Rev Samuel Hensel Giesy, D.D.

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Rev Samuel Hensel Giesy, D.D.'s Geni Profile

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Rev Samuel Hensel Giesy, D.D.

Birthplace: Lancaster, Fairfield County, Ohio, USA
Death: May 27, 1888 (61)
Washington, District of Columbia, District of Columbia, USA
Place of Burial: Oak Hill Cemetery, Washington, District of Columbia, District of Columbia, USA
Immediate Family:

Son of John Ulrich Giesy, Jr and Mary Magdalena Giesy
Brother of Jacob Hensel Giesy, (USA); Brev. Brig. Gen. Henry Hensel Giesy, (USA) and Daniel Giesy

Managed by: Private User
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About Rev Samuel Hensel Giesy, D.D.

Franklin and Marshall College Obituary Record, by the Committee, Volume I, No. 1, published by the Alumni Association of Franklin and Marshall College, Lancaster, Pennsylvania, June 1897. Rev. Samuel Hensel Giesy, A.M., D.D., the third son of John Ulric and Mary Magdalene (Hensel) Giesy, was born at Lancaster, Ohio, August 26, 1826. He prepared for college at Howe’s Academy, Lancaster, Ohio. In March 1841, he entered the Preparatory Department at Mercersburg, Pennsylvania and the Freshman class of Marshall College the following October. While in college he was a member of the Goethean Literary Society.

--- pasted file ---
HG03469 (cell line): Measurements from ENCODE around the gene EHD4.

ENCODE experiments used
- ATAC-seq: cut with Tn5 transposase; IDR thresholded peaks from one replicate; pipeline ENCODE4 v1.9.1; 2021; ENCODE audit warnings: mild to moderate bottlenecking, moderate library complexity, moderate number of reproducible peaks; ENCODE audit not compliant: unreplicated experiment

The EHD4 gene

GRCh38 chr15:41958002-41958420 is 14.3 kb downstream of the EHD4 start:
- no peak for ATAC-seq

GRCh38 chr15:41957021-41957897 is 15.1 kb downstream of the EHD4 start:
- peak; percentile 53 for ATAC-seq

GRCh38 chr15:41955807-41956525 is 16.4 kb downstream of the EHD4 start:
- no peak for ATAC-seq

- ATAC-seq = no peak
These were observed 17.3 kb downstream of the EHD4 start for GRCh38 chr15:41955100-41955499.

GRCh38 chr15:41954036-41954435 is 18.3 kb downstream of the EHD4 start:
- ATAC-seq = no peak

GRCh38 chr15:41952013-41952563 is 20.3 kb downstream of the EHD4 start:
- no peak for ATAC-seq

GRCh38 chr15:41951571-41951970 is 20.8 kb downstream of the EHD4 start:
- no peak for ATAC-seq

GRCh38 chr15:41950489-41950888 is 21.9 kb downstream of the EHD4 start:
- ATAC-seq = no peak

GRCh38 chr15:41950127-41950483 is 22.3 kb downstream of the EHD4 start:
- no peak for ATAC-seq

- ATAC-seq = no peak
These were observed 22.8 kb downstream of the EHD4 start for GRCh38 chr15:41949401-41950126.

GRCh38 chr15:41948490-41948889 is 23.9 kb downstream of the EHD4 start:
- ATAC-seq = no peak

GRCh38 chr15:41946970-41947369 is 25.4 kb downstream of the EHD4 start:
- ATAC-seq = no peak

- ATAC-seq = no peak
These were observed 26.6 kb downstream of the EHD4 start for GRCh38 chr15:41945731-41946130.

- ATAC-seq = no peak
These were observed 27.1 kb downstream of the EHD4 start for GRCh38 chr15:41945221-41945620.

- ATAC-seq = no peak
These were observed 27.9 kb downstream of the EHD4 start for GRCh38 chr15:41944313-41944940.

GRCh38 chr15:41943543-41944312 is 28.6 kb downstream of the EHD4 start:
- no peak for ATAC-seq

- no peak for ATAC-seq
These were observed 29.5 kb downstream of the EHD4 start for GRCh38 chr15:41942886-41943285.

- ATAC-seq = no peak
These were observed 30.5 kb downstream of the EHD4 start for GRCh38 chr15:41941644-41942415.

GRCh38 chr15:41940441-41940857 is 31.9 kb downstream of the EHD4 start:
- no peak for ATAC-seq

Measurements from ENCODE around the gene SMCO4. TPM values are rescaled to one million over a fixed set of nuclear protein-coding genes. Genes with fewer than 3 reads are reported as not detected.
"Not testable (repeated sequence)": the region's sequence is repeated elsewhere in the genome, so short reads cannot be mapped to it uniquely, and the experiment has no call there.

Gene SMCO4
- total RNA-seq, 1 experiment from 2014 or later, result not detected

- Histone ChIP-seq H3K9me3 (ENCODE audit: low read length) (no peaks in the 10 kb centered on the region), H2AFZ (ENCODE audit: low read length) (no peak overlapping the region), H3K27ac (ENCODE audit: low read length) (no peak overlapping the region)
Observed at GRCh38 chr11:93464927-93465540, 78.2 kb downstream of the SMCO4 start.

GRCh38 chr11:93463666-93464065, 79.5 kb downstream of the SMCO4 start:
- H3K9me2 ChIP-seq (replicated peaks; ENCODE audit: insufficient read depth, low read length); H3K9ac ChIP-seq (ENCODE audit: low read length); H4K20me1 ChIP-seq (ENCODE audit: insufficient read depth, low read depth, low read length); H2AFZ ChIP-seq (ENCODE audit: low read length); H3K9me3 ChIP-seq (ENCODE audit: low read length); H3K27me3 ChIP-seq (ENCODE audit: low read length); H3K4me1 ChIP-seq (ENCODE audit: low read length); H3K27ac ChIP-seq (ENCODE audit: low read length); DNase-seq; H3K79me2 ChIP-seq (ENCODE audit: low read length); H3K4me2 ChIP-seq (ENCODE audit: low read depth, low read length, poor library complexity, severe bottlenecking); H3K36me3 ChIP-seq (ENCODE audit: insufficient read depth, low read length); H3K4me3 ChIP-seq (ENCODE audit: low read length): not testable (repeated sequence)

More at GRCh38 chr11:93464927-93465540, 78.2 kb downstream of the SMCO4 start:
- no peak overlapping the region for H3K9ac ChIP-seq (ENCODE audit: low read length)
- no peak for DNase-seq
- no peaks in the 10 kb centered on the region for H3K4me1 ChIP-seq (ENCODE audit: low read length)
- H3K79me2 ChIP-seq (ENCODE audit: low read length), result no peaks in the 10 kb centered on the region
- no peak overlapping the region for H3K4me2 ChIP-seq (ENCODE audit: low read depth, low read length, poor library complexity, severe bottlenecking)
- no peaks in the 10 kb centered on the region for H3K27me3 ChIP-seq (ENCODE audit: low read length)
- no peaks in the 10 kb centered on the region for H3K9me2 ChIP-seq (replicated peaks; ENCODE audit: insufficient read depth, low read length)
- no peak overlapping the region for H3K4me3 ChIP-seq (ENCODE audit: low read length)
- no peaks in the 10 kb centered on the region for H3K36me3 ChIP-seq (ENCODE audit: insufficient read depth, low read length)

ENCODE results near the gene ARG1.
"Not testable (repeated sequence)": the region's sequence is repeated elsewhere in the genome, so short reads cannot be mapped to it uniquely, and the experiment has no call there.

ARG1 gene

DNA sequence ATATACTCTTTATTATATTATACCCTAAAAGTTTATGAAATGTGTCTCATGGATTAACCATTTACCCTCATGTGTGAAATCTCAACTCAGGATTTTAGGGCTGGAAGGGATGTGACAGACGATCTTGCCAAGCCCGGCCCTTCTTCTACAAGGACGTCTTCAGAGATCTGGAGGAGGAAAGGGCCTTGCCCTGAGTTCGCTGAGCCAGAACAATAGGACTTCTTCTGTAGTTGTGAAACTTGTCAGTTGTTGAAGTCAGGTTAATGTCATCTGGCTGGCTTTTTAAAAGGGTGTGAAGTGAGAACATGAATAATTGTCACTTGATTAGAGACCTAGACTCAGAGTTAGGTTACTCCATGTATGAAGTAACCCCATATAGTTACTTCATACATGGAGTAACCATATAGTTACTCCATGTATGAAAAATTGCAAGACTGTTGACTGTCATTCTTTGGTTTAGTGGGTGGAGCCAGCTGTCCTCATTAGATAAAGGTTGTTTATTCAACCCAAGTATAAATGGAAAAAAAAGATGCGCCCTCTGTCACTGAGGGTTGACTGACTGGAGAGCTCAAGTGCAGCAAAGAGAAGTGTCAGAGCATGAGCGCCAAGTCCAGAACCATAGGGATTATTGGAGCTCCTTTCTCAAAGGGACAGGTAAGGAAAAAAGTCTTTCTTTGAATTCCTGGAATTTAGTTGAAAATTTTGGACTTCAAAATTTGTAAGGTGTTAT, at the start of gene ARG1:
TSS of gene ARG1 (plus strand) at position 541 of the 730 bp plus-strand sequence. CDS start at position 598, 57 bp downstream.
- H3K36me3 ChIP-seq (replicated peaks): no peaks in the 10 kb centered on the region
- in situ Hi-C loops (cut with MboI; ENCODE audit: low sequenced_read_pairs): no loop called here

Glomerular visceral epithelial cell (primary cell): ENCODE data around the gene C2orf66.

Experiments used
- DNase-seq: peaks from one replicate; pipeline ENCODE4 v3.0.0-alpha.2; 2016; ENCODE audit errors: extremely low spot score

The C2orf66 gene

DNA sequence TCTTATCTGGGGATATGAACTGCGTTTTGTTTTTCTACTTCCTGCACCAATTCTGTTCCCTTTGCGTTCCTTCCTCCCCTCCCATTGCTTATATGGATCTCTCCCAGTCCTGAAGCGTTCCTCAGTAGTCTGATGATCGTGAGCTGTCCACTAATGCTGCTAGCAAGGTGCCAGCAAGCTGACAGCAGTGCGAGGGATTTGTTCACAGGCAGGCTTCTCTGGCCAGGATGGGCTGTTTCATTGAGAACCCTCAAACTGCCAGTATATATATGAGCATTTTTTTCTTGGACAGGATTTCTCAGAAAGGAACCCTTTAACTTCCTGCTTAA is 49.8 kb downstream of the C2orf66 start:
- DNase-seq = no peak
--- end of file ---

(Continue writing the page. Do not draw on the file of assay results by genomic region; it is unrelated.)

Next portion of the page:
After graduation, September 10, 1845, he entered the Theological Seminary at the same place, while Rev. John W. Nevin, D.D., was the head of the faculty. His diary contains this reference to Dr. Nevin, to whose instruction he is glad to make this acknowledgment of indebtedness for whatever in the way of historical and positive Christological theology that has marked and ruled his ministry. In the spring of 1848 he graduated from the Theological Seminary and was examined and licensed to preach by the Lancaster (Ohio) Classis of the German Reformed Church. In the same year he received the degree of A.M. From Alma Mater. In the fall of 1848 he accepted a call to St. James’ congregation, Westmoreland County, Pennsylvania and was ordained a minister of the Gospel according to the rite of the Reformed Church, February 7, 1849. He remained seven years in this first field of labor and while there organized three new congregations and built three new churches, namely: the Second Reformed Church, Greensburg, Pennsylvania, organized September 30, 1849; Trinity Reformed Church, Salem, Pennsylvania, organized November 25, 1850 and the Irwin Reformed Church, Irwin, Pennsylvania, organized January 1, 1853. On August 12, 1855, he became pastor of the Salem Reformed Church, Hagerstown, Maryland. In November 1860, he accepted a call to Christ Reformed Church, Philadelphia, Pennsylvania. He labored here for ten years, completed a costly church building and gathered a large congregation. In 1869 the degree of Doctor of Divinity was conferred upon him by Franklin and Marshall College.